Experiencing Vipassana

Vipassana is a ten-day meditation program where you take the first steps in the journey to control your mind. It is famously tough – you don’t speak for the entire duration and live a simple, ascetic life with no solid food after lunch. What got me hooked was the claim that this was a method to learn equanimity, which is something I lack in droves.

Overall, I would recommend this to everyone who wants to make a sincere effort to learn about themselves. I didn’t learn anything new necessarily but had a deeper realisation about the issues that make me unhappy and how I can fix these and be a source of joy for myself and the people around me.

So what did I learn and experience during this period:

  1. The mind eats matter for lunch. A bunch of thirty-five people of all ages, backgrounds and sizes made it through ten days of sitting cross-legged for twelve hours a day. Almost everyone was able to make it through the ‘additthana’ by the end of the course. These are hours of strong determination where you do not change your seating position for an hour, three times a day.
  2. What drives you becomes clear. Talking and video chatting with my wife and three-year-old son was my biggest source of energy and it was excruciating to not be able to do this.  I could not care less about talking to the other course participants once we were allowed to do this on the tenth day. I simply wanted my phone back so I could chat with my family.
  3.  Multi-tasking is a myth.  Having the ability to focus on a single task with no distractions made me the most effective that I have ever been. It also felt great to also find simple solutions without using Google (eg: how do you clean a room without the right cleaning materials).
  4. It was a confidence booster. Over the one-twenty hours of meditation, you build confidence in your own ability to face some of your issues and develop a method to do this in the future. Just finishing the course itself is a huge confidence booster since it can be one of the toughest things several folks experience.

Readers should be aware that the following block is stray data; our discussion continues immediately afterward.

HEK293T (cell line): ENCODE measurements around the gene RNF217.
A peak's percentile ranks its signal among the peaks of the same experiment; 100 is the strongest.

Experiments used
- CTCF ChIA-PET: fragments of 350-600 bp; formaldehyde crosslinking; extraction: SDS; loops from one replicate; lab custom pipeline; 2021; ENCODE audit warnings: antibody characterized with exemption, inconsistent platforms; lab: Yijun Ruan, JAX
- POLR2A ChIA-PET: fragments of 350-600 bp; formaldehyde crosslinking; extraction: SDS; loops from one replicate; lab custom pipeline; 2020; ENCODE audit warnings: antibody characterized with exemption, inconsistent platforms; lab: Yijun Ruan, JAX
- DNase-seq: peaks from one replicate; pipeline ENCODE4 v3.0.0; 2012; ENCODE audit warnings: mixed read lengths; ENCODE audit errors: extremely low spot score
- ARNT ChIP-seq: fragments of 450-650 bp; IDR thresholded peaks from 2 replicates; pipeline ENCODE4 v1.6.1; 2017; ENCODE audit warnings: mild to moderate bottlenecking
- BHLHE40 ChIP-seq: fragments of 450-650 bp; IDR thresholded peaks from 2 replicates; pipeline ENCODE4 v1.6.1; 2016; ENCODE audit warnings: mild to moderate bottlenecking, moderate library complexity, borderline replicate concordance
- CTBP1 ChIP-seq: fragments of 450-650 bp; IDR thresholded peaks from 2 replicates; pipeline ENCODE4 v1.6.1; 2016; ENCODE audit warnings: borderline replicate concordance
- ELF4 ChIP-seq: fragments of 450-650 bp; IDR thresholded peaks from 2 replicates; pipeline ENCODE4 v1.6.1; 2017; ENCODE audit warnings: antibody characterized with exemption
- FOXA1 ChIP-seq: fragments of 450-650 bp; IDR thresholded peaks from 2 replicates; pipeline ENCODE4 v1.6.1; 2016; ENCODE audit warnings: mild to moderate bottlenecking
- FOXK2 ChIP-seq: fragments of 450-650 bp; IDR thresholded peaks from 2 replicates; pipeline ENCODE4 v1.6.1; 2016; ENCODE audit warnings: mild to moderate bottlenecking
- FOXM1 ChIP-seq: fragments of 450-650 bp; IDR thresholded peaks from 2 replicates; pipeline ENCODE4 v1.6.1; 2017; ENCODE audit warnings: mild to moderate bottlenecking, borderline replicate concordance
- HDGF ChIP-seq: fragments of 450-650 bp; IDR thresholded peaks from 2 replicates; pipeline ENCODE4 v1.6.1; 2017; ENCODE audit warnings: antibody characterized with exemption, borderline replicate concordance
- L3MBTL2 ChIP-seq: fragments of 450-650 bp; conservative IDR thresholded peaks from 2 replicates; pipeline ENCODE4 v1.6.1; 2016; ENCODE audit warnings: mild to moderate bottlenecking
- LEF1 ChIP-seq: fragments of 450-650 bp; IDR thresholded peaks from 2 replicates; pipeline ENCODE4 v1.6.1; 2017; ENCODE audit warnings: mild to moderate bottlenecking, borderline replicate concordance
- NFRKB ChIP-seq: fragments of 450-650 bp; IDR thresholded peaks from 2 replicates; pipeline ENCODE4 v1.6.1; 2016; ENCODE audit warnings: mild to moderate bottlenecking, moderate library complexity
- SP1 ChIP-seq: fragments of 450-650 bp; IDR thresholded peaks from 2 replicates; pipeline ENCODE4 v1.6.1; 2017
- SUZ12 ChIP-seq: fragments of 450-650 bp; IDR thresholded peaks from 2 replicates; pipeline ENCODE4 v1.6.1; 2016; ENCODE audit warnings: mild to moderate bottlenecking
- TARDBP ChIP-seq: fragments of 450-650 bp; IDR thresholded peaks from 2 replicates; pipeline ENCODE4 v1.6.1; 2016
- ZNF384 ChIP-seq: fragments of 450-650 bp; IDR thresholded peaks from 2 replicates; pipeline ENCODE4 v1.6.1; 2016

5. It makes you fitter. I mentioned earlier how much of a physical toll this can take on your body and the week after the course, I was able to run a 10K something I have not done in years.

At the end of the day, I felt fabulous, a little like this picture.


Oslob and whale-sharks

There has been much controversy about the whale shark watching at
Oslob recently. I was in Moalboal primarily for a diving holiday and
decided to visit to get a first hand experience. I reached Oslob after
a two hour drive and was a bit surprised at how amateur the operation
looked. Essentially it was a few fishermen with bangkas (outrigger
boats) and a few folks to manage the crowd. The fisherman throw food
(krill or other crustaceans) into the sea to feed the whale sharks who
surface to gobble it down between 6am- everyday. The briefing
mentioned marine biologists and water police who would monitor the
proceedings but it was difficult to spot anyone who kept either
tourists or whale sharks from coming to genuine harm.

The experience gave me rather mixed feelings. On one hand, it was
eerie and exhilarating to be close to such a magnificent animal while
on the other it was strange to see them reduced to essentially puppies
following a food trail. I don’t know why I particularly feel this way
– dolphins and other animals perform at various shows and this
domestication rarely elicits such a reaction. Perhaps it’s the fact
that whale sharks are considered ‘wilder’ than dolphins et all but
this seems far from a water-tight explanation.

The debate online has raged about the pros and cons of this behaviour;
I am not naive enough to think that this can just be stopped since
there is a huge economic incentive for the local community. However
would it be possible to limit the damage – real or otherwise? For